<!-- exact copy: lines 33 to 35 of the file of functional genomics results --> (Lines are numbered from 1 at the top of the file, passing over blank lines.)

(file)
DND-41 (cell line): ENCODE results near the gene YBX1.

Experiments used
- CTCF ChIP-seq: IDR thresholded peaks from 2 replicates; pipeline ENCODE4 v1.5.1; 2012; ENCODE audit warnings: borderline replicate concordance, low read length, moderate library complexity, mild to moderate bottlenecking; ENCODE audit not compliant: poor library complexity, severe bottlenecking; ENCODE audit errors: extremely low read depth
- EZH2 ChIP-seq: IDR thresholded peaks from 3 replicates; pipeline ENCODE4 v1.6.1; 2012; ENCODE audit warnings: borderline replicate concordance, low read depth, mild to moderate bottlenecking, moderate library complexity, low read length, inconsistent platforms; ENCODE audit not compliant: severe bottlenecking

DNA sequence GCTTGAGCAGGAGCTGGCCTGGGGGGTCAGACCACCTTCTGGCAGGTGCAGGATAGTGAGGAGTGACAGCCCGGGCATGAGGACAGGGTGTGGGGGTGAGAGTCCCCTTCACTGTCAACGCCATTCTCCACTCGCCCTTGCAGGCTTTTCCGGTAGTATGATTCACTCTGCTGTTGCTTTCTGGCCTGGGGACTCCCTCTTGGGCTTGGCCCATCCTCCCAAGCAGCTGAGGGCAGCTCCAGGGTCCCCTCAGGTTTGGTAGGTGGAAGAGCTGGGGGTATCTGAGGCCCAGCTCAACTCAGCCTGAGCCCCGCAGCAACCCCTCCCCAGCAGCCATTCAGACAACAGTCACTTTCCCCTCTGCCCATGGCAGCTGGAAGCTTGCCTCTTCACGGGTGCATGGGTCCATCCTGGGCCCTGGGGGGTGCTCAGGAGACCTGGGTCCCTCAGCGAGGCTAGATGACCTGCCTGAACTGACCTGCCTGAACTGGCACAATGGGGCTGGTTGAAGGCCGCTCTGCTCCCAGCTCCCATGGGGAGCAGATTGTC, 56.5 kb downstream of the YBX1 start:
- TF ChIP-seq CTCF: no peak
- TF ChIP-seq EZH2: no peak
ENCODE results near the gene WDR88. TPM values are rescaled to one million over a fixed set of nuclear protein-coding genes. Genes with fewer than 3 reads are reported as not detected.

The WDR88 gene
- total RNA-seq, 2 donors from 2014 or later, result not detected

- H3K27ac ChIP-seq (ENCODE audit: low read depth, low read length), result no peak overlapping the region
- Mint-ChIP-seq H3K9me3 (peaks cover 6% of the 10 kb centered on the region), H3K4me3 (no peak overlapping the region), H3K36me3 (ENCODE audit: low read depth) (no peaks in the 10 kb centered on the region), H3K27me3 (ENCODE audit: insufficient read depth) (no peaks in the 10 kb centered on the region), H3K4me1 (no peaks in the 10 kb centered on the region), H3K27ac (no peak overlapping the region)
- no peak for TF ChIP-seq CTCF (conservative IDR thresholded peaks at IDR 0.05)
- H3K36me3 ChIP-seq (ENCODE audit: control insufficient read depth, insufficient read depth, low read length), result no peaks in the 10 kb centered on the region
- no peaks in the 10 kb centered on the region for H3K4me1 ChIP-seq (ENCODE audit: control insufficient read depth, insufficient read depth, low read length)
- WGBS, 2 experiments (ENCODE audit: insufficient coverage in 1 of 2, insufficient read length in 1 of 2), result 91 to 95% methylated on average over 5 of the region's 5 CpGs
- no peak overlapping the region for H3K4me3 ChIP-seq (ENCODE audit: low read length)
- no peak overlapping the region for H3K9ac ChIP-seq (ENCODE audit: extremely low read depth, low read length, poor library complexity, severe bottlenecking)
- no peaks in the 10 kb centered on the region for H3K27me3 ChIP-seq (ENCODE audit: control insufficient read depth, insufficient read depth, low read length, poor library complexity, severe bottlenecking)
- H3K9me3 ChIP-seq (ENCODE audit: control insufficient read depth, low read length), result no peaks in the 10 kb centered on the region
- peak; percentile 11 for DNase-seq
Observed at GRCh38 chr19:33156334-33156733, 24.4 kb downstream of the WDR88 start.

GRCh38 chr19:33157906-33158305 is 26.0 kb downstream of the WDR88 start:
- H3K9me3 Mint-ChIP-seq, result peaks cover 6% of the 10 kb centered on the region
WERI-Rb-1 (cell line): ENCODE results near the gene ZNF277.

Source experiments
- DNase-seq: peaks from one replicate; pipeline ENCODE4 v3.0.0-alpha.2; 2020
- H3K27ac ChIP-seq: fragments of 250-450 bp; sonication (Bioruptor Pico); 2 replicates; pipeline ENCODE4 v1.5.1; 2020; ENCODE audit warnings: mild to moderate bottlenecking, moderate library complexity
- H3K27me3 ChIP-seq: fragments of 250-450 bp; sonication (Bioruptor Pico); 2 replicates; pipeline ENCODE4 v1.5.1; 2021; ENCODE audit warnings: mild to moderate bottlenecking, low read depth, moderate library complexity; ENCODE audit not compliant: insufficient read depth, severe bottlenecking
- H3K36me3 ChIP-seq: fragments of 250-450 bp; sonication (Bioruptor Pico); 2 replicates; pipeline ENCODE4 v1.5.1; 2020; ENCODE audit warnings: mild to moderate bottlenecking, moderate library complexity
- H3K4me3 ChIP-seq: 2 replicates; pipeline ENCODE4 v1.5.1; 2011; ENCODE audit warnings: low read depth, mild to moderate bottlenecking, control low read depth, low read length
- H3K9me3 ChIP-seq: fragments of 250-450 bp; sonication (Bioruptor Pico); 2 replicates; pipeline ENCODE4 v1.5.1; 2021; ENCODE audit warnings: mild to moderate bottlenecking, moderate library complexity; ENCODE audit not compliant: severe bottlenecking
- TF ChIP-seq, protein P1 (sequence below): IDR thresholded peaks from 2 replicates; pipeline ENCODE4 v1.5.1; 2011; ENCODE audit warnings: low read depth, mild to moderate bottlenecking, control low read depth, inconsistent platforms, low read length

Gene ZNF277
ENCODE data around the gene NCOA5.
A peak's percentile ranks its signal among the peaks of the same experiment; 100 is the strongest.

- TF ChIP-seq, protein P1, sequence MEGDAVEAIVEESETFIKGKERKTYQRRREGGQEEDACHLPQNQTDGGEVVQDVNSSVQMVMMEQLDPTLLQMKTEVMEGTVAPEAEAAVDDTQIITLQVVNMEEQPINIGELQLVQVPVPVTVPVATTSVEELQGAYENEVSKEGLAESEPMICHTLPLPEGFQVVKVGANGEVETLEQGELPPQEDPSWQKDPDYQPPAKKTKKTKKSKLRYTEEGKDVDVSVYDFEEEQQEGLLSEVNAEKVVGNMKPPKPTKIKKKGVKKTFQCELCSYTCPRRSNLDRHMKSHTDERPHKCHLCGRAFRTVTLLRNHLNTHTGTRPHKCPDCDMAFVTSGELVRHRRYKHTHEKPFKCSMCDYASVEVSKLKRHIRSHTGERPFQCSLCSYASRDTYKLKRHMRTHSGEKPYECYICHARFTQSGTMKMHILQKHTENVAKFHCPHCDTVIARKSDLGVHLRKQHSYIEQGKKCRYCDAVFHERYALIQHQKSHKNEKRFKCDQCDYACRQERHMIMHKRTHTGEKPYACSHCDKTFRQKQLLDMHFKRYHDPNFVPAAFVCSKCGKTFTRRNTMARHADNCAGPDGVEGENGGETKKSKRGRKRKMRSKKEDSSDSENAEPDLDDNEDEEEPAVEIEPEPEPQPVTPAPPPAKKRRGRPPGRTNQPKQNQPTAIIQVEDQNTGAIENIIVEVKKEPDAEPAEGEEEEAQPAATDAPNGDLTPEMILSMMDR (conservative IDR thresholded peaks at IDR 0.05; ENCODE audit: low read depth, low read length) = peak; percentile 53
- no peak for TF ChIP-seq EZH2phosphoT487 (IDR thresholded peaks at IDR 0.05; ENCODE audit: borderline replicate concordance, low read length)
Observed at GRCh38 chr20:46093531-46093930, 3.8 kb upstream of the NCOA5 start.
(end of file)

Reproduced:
- TF ChIP-seq, protein P1 (sequence below): IDR thresholded peaks from 2 replicates; pipeline ENCODE4 v1.5.1; 2011; ENCODE audit warnings: low read depth, mild to moderate bottlenecking, control low read depth, inconsistent platforms, low read length

Gene ZNF277
ENCODE data around the gene NCOA5.